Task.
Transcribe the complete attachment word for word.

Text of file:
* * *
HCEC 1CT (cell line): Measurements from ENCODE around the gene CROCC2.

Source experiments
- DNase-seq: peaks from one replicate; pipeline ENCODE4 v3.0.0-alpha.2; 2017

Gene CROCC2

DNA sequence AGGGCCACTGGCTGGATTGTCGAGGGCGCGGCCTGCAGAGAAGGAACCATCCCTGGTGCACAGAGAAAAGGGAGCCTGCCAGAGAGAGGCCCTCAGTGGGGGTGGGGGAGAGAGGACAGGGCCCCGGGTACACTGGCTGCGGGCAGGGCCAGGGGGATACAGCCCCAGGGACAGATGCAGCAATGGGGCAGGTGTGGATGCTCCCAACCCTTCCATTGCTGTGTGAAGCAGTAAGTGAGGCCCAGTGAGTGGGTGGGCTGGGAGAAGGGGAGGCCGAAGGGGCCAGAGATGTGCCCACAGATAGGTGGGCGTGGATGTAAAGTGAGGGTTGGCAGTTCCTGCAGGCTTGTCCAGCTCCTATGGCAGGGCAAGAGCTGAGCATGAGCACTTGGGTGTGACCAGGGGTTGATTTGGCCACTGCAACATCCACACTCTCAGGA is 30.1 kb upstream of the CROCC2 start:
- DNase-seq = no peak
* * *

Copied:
HCEC 1CT (cell line): Measurements from ENCODE around the gene CROCC2.

Source experiments
- DNase-seq: peaks from one replicate; pipeline ENCODE4 v3.0.0-alpha.2; 2017

Gene CROCC2

DNA sequence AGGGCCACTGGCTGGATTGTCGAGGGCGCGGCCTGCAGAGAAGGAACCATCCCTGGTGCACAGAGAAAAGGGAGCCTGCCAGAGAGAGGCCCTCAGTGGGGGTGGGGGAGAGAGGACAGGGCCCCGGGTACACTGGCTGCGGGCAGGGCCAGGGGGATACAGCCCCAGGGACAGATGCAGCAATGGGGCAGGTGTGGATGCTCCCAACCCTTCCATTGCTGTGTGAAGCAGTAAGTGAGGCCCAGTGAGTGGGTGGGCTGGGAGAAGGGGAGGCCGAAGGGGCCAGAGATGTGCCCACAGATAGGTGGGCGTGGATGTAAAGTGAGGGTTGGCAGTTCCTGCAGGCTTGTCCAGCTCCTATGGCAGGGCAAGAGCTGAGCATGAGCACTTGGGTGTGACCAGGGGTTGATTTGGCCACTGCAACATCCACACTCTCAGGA is 30.1 kb upstream of the CROCC2 start:
- DNase-seq = no peak